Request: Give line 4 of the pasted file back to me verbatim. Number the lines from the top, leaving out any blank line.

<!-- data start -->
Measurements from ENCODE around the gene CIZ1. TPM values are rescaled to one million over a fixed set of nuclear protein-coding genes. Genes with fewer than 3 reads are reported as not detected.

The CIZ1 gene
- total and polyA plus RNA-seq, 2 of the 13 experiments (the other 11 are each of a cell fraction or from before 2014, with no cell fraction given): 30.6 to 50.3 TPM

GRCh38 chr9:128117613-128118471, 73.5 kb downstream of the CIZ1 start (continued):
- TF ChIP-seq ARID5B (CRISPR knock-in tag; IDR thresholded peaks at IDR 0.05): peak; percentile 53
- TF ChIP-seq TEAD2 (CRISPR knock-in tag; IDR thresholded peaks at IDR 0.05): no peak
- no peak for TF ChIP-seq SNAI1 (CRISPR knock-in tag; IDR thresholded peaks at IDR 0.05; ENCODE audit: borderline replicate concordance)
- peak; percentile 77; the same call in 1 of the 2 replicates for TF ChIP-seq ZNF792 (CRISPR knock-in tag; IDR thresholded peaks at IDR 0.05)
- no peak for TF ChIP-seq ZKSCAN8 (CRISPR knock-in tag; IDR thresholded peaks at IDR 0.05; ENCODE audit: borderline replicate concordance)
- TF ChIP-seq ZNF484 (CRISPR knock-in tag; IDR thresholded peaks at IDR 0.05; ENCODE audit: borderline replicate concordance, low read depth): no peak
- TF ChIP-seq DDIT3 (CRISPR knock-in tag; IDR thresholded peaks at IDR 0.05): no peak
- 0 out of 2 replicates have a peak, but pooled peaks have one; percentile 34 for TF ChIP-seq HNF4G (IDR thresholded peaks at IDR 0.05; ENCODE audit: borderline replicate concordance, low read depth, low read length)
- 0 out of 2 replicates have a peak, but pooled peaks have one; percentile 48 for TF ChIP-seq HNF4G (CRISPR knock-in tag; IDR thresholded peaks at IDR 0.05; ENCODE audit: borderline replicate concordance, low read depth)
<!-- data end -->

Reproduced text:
GRCh38 chr9:128117613-128118471, 73.5 kb downstream of the CIZ1 start (continued):